WASHINGTON — Swiping through Tinder may be taking a toll on your mental health and self-esteem: A new study finds that Tinder users had lower levels of self-esteem and more body dissatisfaction than people who didn't use the dating app.
The reason may have to do with the fact that a person's looks play a major role in Tinder. People accept or reject potential matches based primarily on photos, and sometimes, a short description. And this type of judgment can take a toll, the study found.
Both male and female Tinder users in the study experienced low self-esteem, body shame and negative moods, said lead study author Jessica Strubel, an assistant professor of textiles, merchandising and design at the University of Rhode Island, whose research includes looking at the effects of body image on decision-making. [13 Scientifically Proven Signs You're in Love]
Strubel has studied the links between Tinder and self-esteem before. In a study published online earlier this year, she found that male Tinder users had lower self-esteem than men who weren't on the app.
In the new study, which was presented here today (Aug. 3) at the American Psychological Association's annual meeting, Strubel and her team again looked at college-age Tinder users — more than 700 female and 120 male students.
Ultimately, they found the same thing as the previous study, with one difference, Strubel told Live Science: Both men and women had similar negative responses, she said. The new study also looked at more factors, including whether Tinder use was associated with a person's mood and eating habits.
In addition to providing information about their Tinder use, the people in the study also answered questions about their mood, level of body satisfaction, self-esteem, perceived societal pressures to look a certain way and body shame.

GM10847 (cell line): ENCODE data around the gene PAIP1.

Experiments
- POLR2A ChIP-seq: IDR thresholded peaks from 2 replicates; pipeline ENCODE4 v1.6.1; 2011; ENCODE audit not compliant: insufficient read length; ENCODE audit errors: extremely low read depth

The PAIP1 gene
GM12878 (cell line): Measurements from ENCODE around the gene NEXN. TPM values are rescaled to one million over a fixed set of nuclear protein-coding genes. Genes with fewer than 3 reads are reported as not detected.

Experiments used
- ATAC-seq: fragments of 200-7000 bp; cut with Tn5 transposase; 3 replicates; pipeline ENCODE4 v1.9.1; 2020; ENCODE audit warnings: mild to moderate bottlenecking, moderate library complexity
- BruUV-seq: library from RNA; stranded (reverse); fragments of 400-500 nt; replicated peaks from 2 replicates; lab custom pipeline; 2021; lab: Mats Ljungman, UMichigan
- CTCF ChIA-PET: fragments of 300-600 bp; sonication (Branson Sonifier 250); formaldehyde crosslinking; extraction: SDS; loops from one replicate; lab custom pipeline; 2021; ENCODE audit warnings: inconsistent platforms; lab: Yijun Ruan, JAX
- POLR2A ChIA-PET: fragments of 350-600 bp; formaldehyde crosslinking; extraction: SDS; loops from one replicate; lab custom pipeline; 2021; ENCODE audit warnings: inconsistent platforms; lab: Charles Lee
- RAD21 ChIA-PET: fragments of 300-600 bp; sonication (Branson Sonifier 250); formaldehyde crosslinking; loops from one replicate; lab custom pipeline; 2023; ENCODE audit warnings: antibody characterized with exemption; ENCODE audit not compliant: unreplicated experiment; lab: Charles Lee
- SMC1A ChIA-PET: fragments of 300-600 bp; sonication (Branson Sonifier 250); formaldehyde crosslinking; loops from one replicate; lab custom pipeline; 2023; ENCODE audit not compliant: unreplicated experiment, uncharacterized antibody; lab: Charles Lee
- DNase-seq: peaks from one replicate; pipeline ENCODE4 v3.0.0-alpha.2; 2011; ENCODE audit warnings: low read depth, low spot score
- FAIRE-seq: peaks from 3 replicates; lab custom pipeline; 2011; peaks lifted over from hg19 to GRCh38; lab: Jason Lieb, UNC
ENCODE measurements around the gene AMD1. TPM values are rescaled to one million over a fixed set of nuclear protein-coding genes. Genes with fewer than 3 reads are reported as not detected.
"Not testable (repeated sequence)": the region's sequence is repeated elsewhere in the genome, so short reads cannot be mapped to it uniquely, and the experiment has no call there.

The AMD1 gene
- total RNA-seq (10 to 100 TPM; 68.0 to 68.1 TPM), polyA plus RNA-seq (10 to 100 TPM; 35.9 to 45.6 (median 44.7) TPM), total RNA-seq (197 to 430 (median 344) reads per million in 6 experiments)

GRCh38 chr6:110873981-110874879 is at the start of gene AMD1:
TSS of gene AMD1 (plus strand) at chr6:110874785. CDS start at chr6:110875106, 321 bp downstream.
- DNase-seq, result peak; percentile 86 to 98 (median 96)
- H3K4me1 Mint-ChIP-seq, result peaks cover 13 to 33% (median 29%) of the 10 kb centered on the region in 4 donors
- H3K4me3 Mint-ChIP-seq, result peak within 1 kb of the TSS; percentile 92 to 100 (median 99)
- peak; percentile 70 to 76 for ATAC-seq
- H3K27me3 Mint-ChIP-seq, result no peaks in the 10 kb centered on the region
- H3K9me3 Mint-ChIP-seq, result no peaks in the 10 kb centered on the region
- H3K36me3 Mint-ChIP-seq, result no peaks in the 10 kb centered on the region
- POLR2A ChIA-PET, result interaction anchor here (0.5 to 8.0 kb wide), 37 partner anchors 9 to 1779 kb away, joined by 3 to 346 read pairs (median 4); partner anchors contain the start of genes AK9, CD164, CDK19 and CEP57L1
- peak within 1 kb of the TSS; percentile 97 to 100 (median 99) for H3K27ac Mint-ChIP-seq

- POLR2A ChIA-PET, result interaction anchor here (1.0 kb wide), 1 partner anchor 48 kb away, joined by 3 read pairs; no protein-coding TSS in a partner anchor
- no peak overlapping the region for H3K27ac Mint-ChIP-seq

About 17 percent of the people in the study used Tinder. Compared with those who didn't use the app, Tinder users were more likely to report negative feelings. For example, relative to nonusers, Tinder users were more likely to compare themselves to others, feel pressures to look a certain way and experience negative moods.
The researchers also looked at whether Tinder users were more likely to change their eating habits, or "dietary intent." Here, however, they found no difference between users and nonusers. Dietary intent is related to a person's body satisfaction, Strubel said. If a person isn't happy with their body, what will the subsequent behaviors be? she said. But in this case, the findings showed that just because a person is dissatisfied doesn't necessarily mean that they're going to change their eating habits.
Still, Strubel stressed that she's not telling people to stop using Tinder. "I understand … this is the dating world now," she said. "But we can't deny what the science says: There are some psychological ramifications to this."
To limit the possible negative effects of using Tinder, Strubel recommended keeping things in perspective when using the app. For example, keep in mind that the photos you see of others don't always represent reality; instead, they show a person at their very best.
And don't use the app as a means of self-validation, Strubel said. There are other things that you should use to judge your value than whether you're getting enough likes on Tinder, she said
The findings have not yet been published in a peer-reviewed journal.
Originally published on Live Science.
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